Then I discovered Steven Raichlen’s Miami Spice. First of all, he loves south Florida and eats everywhere, from Little Haiti in Miami, down the Keys. He, unlike Time Life, does genuine grassroots cooking anthropology. He asks for recipes when someone else has done a good job, instead of applying culinary-ass school principles to delicious poor white and poor black people food.

He rejiggers the traditional recipes so that they taste good, and not depressing. A lot of grassroots Caribbean cookbooks are of the stone soup genre, which would be valuable were I to live there and cook foraged food over a brazier made out of an old oil can. I did that for a year after the weaning, on a boat with my parents. Another early memory is looking down upon my mother through the hatch, watching her cook sausages over a Primus stove. No fish caught that day, I guess.

Then, while providing real insight into and technique for the soul food stuff, Raichlen takes those amazing flavors — as well as the Florida cracker cuisine to which I am devoted — to a logical upscale conclusion, like baby back ribs with guava barbecue sauce or swamp cabbage (hearts of palm to you, Yankee carpet bagger) with pancetta and cream. How is this different from breadfruit vichyssoise, less horribly colonial, less depressing working for the Yankee dollar? Because it’s about the breadfruit, and not about the vichyssoise.

I’m just swooning right now over his grits with tomato gravy recipe to go with fried fish. Mmmmm. Shrimps and smokies: U-peel recipe from the Mucky Duck on Captiva Island. Poached in beer with kielbasa and coriander is classic cracker James Lee Burke boat captain fare. Those ole boys kin cook.

It’s exactly how I want to eat this stuff, and I finally realized why my black beans — and nor Michael Field’s or any Cuban cookbooks’ — don’t taste right. This is your method. Please note how he addresses, without fanfare, many of the mysteries of bean cookery. How much soaking water, and do you cook them in it? Ditto cooking water and how, for soupy beans, they should be submerged. Ditto add no salt until the end of cooking, while other flavorings are applied, and freshly reapplied at the end, during the cooking.

I have had fascists of the newly-converted-to-soul-food school of cooking tell me only white people add any seasoning to beans before the end of cooking, on the same principle as no salt until the end (it makes them impossible to soften). SNAP.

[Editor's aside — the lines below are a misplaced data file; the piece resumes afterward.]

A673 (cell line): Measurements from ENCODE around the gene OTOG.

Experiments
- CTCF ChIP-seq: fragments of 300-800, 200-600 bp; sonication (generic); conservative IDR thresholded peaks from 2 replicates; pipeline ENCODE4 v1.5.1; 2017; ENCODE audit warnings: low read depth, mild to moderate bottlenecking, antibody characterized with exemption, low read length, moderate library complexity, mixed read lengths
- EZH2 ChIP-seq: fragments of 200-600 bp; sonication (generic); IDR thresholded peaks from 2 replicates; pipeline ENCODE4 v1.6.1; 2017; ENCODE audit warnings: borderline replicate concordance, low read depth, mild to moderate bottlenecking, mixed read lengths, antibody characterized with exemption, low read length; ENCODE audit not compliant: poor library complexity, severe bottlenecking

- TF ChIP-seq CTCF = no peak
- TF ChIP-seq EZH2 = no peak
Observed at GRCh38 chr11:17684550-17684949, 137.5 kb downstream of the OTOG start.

This is an essay on cooking beans, erudition lightly worn and obviously learned from traditional cooks. The pinch of sugar at the end, for example, brings out the sweetness of the vegetables you boiled with the beans and removed, as supermarketty and home-withered in the refri as they were. Raichlen credits all kinds of cooks throughout.

Steven Raichlen’s New Florida Cuisine Soupy Black Beans
1 lb. dried black beans, washed and picked
1 small onion, cut in half
4 cloves garlic, peeled
2 bay leaves
1/2 green bell pepper, cored and seeded
About 1 t cumin
About 1 t dried oregano

SOFRITO:
2 strips bacon, cut into 1/2-inch slivers (optional)
1 T olive oil
1/2 small onion, finely chopped
2 cloves garlic, minced
1/2 green bell pepper, cored, seeded, finely chopped
3 scallions, trimmed and finely chopped

SEASONINGS
2 T dry white wine
1 T red wine vinegar, or to taste (<——- this is the essential key, along with bell pepper, cumin, oregano)
1/2 t sugar
(dits!)
Salt and freshly ground black pepper to taste

1. In a large heavy pot, soak the beans in cold water to cover by at least 3 inches for no less than 4 hours, or overnight. (If omitting this step, add about 1 hour to the cooking time.)

2. Add the halved onion, garlic cloves, bay leaves, bell pepper, cumin and oregano to the pot of beans and soaking water. Bring to a boil over high heat. Skim off any foam that rises to the surface.

3. Reduce the heat, cover, and gently simmer the beans, stirring occasionally, for 1 hour. Add water as necessary to keep the beans submerged. Remove the onion, garlic, bayleaves and bell pepper with a slotted spoon and discard.

4. Meanwhile, prepare the sofrito. If using bacon, brown it in a heavy frying pan over medium heat. Pour off the fat.

5. Add the olive oil and the remaining sofrito ingredients. (If not using bacon, heat the olive oil in a frying pan, add the sofrito ingredients, and continue with the recipe.) Cook over medium heat until just beginning to brown, about 3 minutes. Stir the sofrito into the beans along with the wine, vinegar, sugar, salt and pepper. Cover and continue simmering the beans, until very soft, about 20 minutes.